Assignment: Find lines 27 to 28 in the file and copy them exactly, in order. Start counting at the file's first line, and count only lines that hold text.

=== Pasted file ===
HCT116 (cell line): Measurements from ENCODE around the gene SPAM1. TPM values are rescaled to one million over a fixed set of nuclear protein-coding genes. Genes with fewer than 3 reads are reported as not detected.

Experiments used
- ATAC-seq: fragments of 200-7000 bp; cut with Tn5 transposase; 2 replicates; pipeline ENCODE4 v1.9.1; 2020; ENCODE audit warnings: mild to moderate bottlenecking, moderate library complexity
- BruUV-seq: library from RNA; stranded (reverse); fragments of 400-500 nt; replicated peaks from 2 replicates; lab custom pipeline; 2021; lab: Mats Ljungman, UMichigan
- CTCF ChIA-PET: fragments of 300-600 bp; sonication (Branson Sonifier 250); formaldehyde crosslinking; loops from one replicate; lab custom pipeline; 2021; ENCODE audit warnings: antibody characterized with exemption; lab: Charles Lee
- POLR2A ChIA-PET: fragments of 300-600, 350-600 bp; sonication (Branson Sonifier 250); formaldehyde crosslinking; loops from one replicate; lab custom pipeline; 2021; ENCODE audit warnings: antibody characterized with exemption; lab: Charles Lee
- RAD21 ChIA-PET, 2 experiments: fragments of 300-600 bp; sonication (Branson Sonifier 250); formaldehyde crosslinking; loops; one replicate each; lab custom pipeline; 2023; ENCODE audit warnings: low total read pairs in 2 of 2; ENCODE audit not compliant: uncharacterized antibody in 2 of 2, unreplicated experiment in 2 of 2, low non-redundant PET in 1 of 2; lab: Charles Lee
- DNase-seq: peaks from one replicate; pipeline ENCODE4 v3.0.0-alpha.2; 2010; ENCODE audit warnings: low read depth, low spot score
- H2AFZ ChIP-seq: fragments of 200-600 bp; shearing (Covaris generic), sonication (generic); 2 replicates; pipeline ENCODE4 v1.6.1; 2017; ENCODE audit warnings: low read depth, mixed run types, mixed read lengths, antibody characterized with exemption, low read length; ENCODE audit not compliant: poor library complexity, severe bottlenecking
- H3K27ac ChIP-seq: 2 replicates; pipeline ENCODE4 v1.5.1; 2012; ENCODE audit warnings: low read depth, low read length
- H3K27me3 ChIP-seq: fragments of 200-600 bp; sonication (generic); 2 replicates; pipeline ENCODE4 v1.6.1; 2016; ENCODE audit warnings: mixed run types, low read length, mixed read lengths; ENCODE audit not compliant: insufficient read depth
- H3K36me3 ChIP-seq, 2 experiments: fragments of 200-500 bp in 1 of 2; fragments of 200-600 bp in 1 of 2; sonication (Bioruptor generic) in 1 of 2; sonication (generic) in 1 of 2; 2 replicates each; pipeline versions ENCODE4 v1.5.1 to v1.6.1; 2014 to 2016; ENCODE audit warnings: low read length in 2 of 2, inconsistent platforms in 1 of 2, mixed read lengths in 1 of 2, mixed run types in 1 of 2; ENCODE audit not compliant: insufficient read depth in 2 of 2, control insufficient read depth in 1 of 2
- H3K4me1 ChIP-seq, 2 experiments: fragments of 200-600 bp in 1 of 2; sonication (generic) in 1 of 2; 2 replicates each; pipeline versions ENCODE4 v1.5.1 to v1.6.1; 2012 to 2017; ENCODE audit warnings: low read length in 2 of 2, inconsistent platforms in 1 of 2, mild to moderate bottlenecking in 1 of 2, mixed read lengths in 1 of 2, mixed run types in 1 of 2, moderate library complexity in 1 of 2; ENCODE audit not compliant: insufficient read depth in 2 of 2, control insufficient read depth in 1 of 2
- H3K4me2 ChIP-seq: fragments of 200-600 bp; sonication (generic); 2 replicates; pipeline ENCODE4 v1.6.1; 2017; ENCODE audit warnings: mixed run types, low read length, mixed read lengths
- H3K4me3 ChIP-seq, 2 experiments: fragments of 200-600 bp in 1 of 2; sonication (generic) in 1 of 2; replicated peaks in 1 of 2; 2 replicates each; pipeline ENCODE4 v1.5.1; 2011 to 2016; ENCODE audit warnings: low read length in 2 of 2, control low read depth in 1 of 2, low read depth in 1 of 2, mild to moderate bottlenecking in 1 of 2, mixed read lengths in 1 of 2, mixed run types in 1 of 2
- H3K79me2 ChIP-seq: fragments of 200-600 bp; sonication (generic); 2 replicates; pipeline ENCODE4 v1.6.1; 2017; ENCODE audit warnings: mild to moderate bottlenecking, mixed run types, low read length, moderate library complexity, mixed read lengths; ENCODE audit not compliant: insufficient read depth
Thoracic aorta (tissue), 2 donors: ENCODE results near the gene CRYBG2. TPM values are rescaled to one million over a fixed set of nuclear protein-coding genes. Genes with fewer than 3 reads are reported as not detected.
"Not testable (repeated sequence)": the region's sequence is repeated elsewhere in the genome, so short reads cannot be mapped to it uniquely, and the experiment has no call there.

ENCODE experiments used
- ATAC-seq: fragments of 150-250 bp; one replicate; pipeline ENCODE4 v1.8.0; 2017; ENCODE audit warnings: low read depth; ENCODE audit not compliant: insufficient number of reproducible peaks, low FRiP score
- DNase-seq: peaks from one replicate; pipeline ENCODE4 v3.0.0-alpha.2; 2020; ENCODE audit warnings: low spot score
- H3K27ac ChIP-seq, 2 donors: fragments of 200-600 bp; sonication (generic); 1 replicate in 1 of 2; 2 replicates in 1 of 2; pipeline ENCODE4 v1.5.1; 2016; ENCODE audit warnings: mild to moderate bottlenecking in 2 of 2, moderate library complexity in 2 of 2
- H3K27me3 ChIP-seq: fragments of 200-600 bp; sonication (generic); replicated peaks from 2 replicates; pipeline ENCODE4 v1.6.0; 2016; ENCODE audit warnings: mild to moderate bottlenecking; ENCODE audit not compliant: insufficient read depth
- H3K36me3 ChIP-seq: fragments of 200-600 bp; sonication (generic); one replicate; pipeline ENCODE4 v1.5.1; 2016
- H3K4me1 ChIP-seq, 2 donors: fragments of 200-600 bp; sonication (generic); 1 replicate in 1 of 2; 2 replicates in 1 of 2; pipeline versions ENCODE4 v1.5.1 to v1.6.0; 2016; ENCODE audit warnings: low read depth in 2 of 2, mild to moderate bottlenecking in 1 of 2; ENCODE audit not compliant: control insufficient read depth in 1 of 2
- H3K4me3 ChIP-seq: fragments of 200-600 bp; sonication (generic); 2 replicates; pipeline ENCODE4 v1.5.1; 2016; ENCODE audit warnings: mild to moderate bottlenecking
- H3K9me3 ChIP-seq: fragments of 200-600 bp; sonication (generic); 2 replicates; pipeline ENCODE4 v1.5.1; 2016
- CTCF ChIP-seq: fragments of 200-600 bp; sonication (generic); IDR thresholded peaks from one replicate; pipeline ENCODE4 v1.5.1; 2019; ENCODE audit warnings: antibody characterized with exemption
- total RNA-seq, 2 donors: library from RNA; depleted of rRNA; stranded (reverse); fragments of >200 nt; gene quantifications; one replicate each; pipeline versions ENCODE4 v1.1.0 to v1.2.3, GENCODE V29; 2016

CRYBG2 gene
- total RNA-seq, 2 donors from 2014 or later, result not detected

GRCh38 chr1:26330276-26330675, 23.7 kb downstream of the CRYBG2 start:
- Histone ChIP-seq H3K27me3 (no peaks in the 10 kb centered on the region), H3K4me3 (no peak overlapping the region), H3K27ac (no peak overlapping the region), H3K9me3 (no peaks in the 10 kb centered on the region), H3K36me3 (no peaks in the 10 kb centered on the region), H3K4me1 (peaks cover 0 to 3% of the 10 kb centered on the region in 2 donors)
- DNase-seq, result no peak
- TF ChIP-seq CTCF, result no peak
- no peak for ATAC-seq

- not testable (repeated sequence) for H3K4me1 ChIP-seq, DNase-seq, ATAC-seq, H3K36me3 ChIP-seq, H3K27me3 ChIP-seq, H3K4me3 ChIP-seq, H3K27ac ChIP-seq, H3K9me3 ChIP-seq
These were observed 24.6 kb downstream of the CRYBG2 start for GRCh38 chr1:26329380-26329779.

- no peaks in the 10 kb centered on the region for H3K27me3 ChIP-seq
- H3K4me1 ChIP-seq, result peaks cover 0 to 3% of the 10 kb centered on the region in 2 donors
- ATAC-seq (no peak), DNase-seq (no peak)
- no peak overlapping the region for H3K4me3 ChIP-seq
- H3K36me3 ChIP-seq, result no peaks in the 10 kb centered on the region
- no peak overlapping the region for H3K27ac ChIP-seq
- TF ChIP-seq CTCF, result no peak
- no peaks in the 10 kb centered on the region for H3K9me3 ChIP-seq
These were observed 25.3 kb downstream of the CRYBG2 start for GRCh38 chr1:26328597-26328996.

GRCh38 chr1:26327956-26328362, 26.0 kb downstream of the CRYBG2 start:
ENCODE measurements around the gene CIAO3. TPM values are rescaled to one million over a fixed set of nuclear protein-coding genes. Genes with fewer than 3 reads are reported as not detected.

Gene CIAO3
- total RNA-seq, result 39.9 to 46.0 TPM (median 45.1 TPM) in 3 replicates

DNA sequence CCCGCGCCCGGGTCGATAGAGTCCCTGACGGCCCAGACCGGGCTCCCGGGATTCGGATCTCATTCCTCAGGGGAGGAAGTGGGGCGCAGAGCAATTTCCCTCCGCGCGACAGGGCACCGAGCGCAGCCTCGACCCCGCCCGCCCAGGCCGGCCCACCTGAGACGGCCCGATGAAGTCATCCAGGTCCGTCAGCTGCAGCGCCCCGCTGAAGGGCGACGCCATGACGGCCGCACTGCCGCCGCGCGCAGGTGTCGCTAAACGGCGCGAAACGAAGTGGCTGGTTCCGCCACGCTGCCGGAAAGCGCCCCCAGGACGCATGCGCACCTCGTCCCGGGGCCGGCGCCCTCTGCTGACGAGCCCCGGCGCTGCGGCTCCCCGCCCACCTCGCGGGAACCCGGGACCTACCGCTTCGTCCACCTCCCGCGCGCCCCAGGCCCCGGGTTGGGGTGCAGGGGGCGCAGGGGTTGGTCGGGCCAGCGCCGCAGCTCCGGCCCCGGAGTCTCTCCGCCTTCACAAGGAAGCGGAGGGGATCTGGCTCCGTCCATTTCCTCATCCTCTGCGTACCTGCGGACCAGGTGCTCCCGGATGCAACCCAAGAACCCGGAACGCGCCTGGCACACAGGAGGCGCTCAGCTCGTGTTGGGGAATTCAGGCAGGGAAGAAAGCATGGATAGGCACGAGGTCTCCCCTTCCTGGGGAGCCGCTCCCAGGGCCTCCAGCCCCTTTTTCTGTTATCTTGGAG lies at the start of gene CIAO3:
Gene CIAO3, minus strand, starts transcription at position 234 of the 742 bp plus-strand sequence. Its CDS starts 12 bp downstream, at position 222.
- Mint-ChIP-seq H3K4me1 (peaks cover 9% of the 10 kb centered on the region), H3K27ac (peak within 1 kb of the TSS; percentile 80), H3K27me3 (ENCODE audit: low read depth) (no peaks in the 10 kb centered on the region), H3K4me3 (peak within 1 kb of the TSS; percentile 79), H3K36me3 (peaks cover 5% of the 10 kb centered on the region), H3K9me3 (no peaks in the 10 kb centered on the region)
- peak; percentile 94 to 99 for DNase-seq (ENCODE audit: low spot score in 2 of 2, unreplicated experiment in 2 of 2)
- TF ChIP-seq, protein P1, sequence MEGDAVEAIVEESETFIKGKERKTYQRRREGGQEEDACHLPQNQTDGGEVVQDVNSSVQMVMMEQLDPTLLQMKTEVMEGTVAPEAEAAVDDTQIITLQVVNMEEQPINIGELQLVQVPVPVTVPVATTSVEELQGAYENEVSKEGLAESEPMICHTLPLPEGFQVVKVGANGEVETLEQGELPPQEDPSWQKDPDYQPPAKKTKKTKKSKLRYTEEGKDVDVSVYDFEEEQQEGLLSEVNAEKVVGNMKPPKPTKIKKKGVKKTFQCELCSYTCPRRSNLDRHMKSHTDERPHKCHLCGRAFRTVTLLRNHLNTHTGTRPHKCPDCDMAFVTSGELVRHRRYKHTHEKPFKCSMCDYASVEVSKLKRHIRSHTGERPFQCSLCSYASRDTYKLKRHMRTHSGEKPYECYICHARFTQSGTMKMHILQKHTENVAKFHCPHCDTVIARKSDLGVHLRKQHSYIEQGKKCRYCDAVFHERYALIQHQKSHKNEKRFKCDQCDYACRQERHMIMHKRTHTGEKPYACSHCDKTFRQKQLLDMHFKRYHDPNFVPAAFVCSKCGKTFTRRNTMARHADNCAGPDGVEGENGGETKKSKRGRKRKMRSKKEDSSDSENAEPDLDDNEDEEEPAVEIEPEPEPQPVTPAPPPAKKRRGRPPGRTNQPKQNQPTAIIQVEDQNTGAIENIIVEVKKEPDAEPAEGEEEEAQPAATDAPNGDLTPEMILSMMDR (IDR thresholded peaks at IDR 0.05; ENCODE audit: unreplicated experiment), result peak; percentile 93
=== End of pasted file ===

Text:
- H3K9me3 ChIP-seq: fragments of 200-600 bp; sonication (generic); 2 replicates; pipeline ENCODE4 v1.5.1; 2016
- CTCF ChIP-seq: fragments of 200-600 bp; sonication (generic); IDR thresholded peaks from one replicate; pipeline ENCODE4 v1.5.1; 2019; ENCODE audit warnings: antibody characterized with exemption